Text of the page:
Vivek Rae, who served as the defence ministry acquisitions chief, is intimately aware of the flaws of the current organisation, which numerous commentators have criticised as hamstrung by caution and procedure, most of them laid down by the ministry itself, in successive defence procurement procedures (DPP).
The nine-member Vivek Rae committee also includes a mix of military and civilian officials. However, it does not incorporate expertise from the private defence industry, a possible shortcoming, given the increasingly important role of private industry in meeting India’s equipment requirements.
Says a private industry CEO, on condition of anonymity: “If a new procurement body is to make a major difference, it must be charged with developing private defence industry. Currently, private industry is a step-child of the Department of Defence Production (DDP), which lavishes its attention on its public sector units. Procurement is tightly linked with private industry development and with offsets, and these must come under the new body.”
It is still unclear whether the defence ministry itself could carry out such major restructuring, or whether an act of parliament would be needed.
A third group of sub-committees was constituted on May 24 to salvage the “strategic partners” (SPs) model for private sector participation in “Make in India”, which the Dhirendra Singh committee had recommended last year and which was further given shape by the VK Aatre Task Force early this year.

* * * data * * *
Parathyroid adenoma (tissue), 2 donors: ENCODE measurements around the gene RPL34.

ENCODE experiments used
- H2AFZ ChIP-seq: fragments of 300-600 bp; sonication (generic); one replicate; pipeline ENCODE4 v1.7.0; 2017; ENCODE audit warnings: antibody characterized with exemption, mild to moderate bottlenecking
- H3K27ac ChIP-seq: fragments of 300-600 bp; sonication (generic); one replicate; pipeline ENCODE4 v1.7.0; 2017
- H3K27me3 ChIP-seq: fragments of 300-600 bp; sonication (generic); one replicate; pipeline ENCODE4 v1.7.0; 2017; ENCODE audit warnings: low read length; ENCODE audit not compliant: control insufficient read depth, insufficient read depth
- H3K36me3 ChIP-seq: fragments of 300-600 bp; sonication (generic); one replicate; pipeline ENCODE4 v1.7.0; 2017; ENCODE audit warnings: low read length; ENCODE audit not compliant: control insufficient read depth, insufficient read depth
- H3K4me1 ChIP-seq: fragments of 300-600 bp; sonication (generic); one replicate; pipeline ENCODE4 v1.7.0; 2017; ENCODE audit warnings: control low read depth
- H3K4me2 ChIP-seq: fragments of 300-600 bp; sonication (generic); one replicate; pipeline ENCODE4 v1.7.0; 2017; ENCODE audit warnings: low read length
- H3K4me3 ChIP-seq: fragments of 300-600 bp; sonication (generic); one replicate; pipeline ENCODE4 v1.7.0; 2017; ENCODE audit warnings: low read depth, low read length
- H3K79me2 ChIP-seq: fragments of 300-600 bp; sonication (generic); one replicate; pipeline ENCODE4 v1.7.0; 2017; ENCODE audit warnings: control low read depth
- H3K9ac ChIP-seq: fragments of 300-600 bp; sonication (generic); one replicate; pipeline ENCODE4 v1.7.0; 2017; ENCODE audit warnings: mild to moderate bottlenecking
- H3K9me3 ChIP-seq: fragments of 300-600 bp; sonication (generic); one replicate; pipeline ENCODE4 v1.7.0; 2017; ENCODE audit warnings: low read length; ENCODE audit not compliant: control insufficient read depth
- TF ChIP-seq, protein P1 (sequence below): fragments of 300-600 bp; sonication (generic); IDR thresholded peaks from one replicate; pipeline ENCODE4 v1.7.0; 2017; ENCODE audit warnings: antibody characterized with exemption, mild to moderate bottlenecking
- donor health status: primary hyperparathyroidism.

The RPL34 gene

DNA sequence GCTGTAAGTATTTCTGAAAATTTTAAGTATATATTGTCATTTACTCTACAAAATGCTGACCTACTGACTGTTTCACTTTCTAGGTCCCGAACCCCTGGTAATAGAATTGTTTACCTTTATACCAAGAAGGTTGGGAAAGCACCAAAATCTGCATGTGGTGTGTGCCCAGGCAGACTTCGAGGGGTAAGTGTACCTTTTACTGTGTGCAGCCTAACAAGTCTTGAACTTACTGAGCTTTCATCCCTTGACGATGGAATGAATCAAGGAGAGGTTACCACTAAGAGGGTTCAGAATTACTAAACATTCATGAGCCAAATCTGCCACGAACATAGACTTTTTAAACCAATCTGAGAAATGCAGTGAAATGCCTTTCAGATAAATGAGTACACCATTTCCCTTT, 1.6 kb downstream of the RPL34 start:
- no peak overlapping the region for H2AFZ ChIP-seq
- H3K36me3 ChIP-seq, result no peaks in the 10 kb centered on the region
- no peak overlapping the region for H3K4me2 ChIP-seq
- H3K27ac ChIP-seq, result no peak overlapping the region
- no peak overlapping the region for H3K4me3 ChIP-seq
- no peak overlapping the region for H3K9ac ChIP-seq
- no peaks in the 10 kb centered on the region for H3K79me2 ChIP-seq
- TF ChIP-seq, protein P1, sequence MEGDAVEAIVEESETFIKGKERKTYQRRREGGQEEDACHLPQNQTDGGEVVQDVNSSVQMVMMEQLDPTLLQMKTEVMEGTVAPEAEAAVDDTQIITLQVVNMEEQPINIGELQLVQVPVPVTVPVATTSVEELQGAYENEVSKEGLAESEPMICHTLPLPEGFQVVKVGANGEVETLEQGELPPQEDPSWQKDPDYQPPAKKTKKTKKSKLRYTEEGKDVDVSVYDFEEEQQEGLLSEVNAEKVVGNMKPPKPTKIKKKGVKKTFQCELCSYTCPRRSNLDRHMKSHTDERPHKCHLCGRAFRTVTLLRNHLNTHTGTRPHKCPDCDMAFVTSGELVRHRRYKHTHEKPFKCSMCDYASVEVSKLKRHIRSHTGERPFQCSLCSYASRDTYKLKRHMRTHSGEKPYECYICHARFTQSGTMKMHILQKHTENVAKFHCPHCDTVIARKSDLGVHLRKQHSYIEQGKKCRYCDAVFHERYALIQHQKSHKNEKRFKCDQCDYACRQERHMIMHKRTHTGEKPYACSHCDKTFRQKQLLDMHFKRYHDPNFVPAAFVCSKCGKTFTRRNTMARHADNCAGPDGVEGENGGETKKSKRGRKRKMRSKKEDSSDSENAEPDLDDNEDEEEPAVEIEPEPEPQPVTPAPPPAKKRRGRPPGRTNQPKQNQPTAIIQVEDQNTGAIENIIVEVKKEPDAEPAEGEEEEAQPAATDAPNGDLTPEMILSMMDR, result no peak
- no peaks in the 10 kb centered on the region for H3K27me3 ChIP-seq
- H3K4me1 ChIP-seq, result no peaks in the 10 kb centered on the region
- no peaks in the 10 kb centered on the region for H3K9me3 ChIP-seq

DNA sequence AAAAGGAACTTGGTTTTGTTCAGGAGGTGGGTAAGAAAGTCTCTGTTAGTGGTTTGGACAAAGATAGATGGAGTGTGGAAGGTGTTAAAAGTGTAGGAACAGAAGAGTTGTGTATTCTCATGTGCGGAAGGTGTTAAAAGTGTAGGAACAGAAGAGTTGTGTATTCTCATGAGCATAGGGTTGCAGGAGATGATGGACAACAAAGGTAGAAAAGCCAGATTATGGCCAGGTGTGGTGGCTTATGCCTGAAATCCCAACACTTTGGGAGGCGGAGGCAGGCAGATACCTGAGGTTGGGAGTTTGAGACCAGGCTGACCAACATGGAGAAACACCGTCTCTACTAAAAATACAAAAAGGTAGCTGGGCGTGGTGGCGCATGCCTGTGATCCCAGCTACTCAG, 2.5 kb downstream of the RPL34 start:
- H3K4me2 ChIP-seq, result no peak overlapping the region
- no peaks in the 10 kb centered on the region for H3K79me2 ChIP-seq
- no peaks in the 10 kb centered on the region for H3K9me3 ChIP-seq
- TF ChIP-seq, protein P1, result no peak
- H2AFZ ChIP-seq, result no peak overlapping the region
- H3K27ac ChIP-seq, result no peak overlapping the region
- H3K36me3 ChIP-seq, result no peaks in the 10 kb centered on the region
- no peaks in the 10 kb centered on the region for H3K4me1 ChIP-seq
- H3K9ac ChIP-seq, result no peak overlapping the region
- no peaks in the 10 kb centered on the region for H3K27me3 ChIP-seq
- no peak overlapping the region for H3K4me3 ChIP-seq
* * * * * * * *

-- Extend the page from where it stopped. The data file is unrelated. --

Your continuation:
They had recommended nominating chosen private sector companies as SPs, to manufacture defence equipment in India under licence from global vendors. The SPs were to be selected in ten fields of technology, based on laid down criteria.
However, private sector companies that were not making the criteria have stalled the selection process, arguing with some justification that the criteria were arbitrary. This process has now been revived, but pared down to just five technology areas.
Each of these five areas --- armoured fighting vehicles; aircraft and helicopters; submarines; ammunition, including smart ammunition; and “macro process management of issues”, will be considered by a separate sub-committee. The conclusions are to be presented to the defence minister by June 4.
Fifteen years after the private sector was allowed into defence production in 2001, there is still little clarity about the nature and modalities of participation. In 2006, the Kelkar Committee made recommendations, which most experts had regarded as workable and fair. However, the Raksha Udyog Ratna model of private sector participation it proposed was not implemented.
Meanwhile, Eight DPPs, the most recent one being DPP-2016 part-released this year, have failed to galvanise private sector participation. The waters have been further muddied by a series of proposed procurement models, none of which have satisfied --- the Indian Designed, Developed and Manufactured (IDDM) procurement category in DPP-2016; the “Make-1” and “Make-2” categories in the same document; and now the SP model.